YOUR BLOODY BIRTHDAY
Marking his 50th birthday last Friday with his first New York appearance since 2006, London-based extreme performance artist Ron Athey presented Resonate/Obliterate – the final incarnation of a piece created in 2007 and since seen in 18 cities in England, France, Spain, Italy, Poland and Canada.
Lauded in Europe, Athey is still notorious here for being turned into what he calls “a poster boy for bullshit” during the culture wars surrounding the National Endowment for the Arts in the 1990s. A 1994 Minneapolis performance involving blood-stained paper towels (funded through the Walker Art Center with a measly $150 of NEA money, which Athey never asked for) was sensationalized by the press, turning Athey into an icon of the right-wing campaign against avant-garde art (and more). In reality, the blood in question did not belong to Athey, who’s been positive since 1991, but to his HIV negative co-star, Divinity P Fudge.
This time, blood really poured out of Athey’s own forehead. His collaborator, Julie Tolentino, bled as well. A performance artist and AIDS activist who’s worked with Athey since 1996, in 1990 Tolentino founded a lesbian club night known as the Clit Club. She also once posed with Madonna for the superstar’s controversial 1992 book, SEX, and co-wrote the first Lesbian Safer Sex Handbook in 1993. Titled The Sky Remains the Same, Tolentino’s contribution to the evening was part of her series of physical recreations of performances by other artists, including Athey, Lovett/Codagnone and Franko B.
An audience of stalwart supporters was on hand, including fellow endurance and transformation expert Genesis Breyer P-Orridge, Siberian-born artist, gay activist and writer Slava Mogutin, who calls himself a Pinko Commie Fag, and performer Johanna Constantine. Franklin Furnace founder and artist Martha Wilson also attended the event, which was produced by Participant Inc., Invisible Exports and House of Thought. “I’m here because I’ve presented Ron Athey’s work on video,” Wilson said, “and Julie Tolentino is a Franklin Furnace Fund winner.”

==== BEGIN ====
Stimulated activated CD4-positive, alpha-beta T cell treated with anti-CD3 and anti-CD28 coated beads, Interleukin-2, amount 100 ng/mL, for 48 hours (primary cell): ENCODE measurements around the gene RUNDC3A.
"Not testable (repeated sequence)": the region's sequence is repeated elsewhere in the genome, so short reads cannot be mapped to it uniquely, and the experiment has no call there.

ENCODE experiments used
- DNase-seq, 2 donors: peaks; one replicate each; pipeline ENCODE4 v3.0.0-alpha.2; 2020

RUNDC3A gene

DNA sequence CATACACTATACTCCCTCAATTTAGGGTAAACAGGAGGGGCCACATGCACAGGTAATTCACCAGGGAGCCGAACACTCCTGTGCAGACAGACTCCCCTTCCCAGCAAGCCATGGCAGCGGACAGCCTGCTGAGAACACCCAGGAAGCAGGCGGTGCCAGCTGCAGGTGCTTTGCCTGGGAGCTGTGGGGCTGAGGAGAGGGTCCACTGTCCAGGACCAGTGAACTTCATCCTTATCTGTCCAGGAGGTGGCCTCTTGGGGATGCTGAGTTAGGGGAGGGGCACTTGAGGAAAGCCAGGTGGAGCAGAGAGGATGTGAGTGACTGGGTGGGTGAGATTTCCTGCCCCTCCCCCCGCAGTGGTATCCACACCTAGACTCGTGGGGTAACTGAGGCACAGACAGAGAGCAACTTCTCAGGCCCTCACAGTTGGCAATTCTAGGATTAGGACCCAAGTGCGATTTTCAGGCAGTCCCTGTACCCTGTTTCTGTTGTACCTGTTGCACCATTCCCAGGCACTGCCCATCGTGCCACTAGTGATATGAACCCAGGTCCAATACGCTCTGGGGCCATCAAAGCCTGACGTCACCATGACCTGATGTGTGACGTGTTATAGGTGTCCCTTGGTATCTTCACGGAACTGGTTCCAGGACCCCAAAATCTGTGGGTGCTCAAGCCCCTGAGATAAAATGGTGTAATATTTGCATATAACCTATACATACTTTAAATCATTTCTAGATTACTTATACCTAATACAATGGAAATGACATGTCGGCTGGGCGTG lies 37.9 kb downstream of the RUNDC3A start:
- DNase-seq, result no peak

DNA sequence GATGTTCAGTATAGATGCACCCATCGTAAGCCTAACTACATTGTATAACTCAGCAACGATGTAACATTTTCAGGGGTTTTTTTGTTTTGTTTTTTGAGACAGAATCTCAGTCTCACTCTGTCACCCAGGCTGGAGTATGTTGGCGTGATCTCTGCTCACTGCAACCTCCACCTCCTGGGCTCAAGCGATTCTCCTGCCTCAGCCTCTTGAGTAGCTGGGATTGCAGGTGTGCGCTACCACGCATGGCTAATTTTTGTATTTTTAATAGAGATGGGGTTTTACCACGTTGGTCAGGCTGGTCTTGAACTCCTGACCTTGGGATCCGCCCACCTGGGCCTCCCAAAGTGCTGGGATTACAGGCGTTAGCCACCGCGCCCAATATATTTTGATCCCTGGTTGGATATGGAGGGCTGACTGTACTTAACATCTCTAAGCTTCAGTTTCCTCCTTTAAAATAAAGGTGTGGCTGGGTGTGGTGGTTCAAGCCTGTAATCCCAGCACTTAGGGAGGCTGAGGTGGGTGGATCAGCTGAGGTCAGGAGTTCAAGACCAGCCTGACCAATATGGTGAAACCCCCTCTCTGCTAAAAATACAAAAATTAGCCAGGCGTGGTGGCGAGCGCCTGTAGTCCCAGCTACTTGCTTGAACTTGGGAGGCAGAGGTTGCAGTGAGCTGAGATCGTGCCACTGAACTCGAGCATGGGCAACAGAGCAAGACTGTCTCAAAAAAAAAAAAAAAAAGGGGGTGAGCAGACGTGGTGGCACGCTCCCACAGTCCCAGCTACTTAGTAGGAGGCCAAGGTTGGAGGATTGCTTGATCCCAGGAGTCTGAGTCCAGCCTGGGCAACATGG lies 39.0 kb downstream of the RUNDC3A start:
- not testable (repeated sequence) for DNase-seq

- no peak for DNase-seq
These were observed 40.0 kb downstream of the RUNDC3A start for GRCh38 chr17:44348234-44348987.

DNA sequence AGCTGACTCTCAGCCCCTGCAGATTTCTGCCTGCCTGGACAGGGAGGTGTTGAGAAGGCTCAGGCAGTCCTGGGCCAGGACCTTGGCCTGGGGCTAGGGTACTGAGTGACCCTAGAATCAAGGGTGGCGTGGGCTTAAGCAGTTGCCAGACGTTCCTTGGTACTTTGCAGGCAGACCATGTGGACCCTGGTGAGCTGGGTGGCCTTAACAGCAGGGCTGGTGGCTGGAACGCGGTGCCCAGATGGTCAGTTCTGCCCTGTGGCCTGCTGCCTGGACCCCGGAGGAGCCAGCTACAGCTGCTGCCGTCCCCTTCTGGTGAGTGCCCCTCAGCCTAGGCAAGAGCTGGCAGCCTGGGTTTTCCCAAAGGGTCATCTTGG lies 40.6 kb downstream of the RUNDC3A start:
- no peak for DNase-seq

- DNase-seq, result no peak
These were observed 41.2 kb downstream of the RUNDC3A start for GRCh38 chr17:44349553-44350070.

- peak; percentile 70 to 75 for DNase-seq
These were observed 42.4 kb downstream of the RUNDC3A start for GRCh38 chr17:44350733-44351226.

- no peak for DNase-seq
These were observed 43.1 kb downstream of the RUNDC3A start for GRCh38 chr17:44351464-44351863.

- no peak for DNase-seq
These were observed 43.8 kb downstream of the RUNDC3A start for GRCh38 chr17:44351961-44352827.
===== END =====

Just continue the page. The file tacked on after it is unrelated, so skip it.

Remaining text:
The action took place in the rear of a darkened floor-through loft on Eldridge Street. Two rectangular chest-high black pedestals were placed about six feet apart, with removable panes of glass rising from the ends of each pedestal. Wearing a long blond wig, nude and covered with extraordinary tattoos (most strikingly a sunburst flaring out from his anus), Athey began by posing on all fours on the pedestal on the left, like a decorated sculpture of an animal displayed in an incomplete vitrine.
Violently brushing his artificial hair, sometimes banging the brush on the pedestal, Athey moved in time to a futuristic soundtrack. His face was invisible beneath the blond mane reflected before him in the glass until he rose to his knees and began teasing the hair into an impenetrable upward tangle. After he removed the pins attaching the wig to his bare head, blood flowed over his face, like Christ in a crown of thorns.
The references to religion are intentional, as artist and healer AA Bronson explained later. “There’s a real spiritual fire to Ron Athey's performances that we cannot turn away from. The performance is a ritual, and the blood -- his HIV-positive blood -- is the Eucharist that turns this event into communion -- the audience is transformed.”
More streams of blood dripped down Athey's face and torso as he cycled through a series of yoga poses, rubbing the glass on his body and sandwiching himself between the two panes like a gigantic scientific specimen. Lights came on over the pedestal on the left, revealing Tolentino, naked and slightly less tattooed, gracefully repeating Athey’s actions, complete with a wig and a smaller amount of blood.
On his side, Athey mixed lubricant into his blood and massaged the slimy liquid into the wig that was back on his head, meanwhile covering himself with primordial goop as if reenacting his infant emergence from inside his mother’s placenta. Back on all fours, he plunged his fist into his rectum, and then, as the spotlights went out, triumphantly began to laugh.
At the reception that followed, the audience recovered as assistants wearing surgical gloves mopped up the gory residue. “I was blown away!” exclaimed writer and curator Jane Harris. “It was really affirming to see that there are still people willing to go into such a deep place.”
“I feel energized, filled with adrenaline,” said artist Walt Cassidy. “It’s a feat of endurance and rawness – just lifting those plates of glass was amazing, let alone bearing the pain.”
The evening was summed up succinctly by writer, curator and licensed mortician Doug McClemont (who used to be the editor of the Honcho, the legendary gay porn rag where Athey wrote a monthly column), when he said, “For me, the performance is an elegant, bloody little opera about vanity and dying with a bit of old school gender politics thrown in.”
After the performance, Athey came out, cleaned up and glowing with joy and relief. “I’m very thick-skinned," he said. "The cuts will be completely healed in a couple of days.” The wounds on his head had indeed almost disappeared. “I feel a bit dizzy. I need to eat some sweets to get my blood sugar up,” he added. Soon, as if on cue, he was blowing out the candles of a lime green birthday cake.
ELISABETH KLEY is a New York artist and art writer.